Original Research

Designing an educational programme in mental health for general practitioners in South Africa

Richard John Nichol, Brenda de Klerk, Maria Magdalena Nel, Gert Jacobus Van Zyl, John Francis Hay
South African Journal of Psychiatry | Vol 20, No 1 | a487 | DOI: https://doi.org/10.4102/sajpsychiatry.v20i1.487 | © 2014 Richard John Nichol, Brenda de Klerk, Maria Magdalena Nel, Gert Jacobus Van Zyl, John Francis Hay | This work is licensed under CC Attribution 4.0
Submitted: 08 August 2013 | Published: 30 April 2014

About the author(s)

Richard John Nichol, Department of Psychiatry, School of Health Sciences, University of the Free State, Bloemfontein, South Africa, South Africa
Brenda de Klerk, Department of Community Health, School of Health Sciences, University of the Free State, Bloemfontein, South Africa, South Africa
Maria Magdalena Nel, Department of Health Science Education, School of Health Sciences, University of the Free State, Bloemfontein, South Africa, South Africa
Gert Jacobus Van Zyl, Dean, School of Health Sciences, University of the Free State, Bloemfontein, South Africa
John Francis Hay, Programme Director, Department of Initial Teacher Education, University of the Free State, Bloemfontein, South Africa, South Africa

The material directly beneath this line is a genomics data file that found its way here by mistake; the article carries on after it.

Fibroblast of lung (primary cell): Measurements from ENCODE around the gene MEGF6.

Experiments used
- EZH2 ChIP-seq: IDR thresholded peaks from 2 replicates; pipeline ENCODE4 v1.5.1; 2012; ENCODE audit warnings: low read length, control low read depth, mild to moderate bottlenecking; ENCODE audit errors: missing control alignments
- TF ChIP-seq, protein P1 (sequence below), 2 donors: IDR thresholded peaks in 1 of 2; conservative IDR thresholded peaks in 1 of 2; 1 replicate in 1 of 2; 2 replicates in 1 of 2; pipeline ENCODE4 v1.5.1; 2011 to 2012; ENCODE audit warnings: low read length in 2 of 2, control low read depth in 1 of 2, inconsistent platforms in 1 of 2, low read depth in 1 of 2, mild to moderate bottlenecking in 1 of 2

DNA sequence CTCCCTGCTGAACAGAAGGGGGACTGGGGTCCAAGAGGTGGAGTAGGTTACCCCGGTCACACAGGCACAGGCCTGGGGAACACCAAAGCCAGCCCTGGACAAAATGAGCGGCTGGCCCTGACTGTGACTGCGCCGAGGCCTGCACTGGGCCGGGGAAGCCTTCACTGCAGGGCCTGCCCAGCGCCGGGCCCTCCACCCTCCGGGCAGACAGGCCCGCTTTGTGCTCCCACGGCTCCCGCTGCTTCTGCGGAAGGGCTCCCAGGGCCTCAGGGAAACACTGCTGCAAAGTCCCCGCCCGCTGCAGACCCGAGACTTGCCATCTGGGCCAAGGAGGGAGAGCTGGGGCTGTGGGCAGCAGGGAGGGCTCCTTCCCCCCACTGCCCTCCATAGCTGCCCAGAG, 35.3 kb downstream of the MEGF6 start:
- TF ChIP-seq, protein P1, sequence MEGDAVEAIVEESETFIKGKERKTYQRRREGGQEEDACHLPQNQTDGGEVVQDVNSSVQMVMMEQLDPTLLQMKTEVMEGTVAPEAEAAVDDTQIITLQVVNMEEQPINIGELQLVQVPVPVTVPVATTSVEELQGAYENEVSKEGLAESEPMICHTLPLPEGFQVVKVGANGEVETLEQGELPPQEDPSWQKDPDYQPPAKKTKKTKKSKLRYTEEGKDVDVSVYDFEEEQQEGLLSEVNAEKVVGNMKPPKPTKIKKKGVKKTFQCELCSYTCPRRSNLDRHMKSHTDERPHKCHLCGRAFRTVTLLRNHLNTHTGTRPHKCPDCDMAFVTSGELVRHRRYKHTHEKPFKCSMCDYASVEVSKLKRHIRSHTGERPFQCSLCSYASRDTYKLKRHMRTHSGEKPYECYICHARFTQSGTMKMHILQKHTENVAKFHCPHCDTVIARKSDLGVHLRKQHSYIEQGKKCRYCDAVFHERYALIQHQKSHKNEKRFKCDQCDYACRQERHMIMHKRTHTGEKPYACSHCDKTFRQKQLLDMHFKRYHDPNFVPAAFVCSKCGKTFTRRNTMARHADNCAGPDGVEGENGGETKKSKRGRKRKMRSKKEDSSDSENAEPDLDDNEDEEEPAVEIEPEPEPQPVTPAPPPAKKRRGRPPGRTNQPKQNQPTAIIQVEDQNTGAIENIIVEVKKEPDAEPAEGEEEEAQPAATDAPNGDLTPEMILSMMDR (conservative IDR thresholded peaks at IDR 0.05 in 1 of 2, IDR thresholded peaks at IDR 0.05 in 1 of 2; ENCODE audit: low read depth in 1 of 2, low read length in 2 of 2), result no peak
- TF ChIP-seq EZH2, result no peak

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Abstract

Background. With the new Mental Health Care Act in use, additional demands will be placed on general practitioners to provide adequate care for mental health patients. The College of Psychiatry of the Colleges of Medicine of South Africa awards a Postgraduate Diploma in Mental Health (PGDipMH) to medical doctors, but there is no standardised formal tuition or curriculum available to potential candidates.

Objectives. A study was undertaken to design a postgraduate programme using a six-step process to assist medical practitioners in preparing for the PGDipMH.

Methods. The Delphi research method, a nomi nal group technique for developing forecasts and trends based on the collective opinion of knowledgeable experts, was used. Data, obtained by means of closed items in a questionnaire, were analysed, and the opinions and ideas of the expert respondents were used to adapt the formulated set of criteria for each subsequent round of Delphi. This process was repeated until 80% consensus or stability had been reached. After the last round, a framework and final set of criteria were compiled.

Results. The preferred mode of teaching was online distance learning utilising electronic learning and limited formal learning. The content of the curriculum was based on the findings of the Delphi study experts. The programme as a complete entity contains six steps.

Conclusion. Using the recommendations and findings of the Delphi panel, a comprehensive programme was developed, which shows an appreciation for the interfaces between the different role-players (the patient/so-called mental healthcare user and the doctor as learner), outcomes-based education and distance learning.


Keywords

adult learning; blended learning; curriculum; Delphi technique; e-learning; higher education; mental health; outcomes-based education; postgraduate education; primary healthcare; psychiatry

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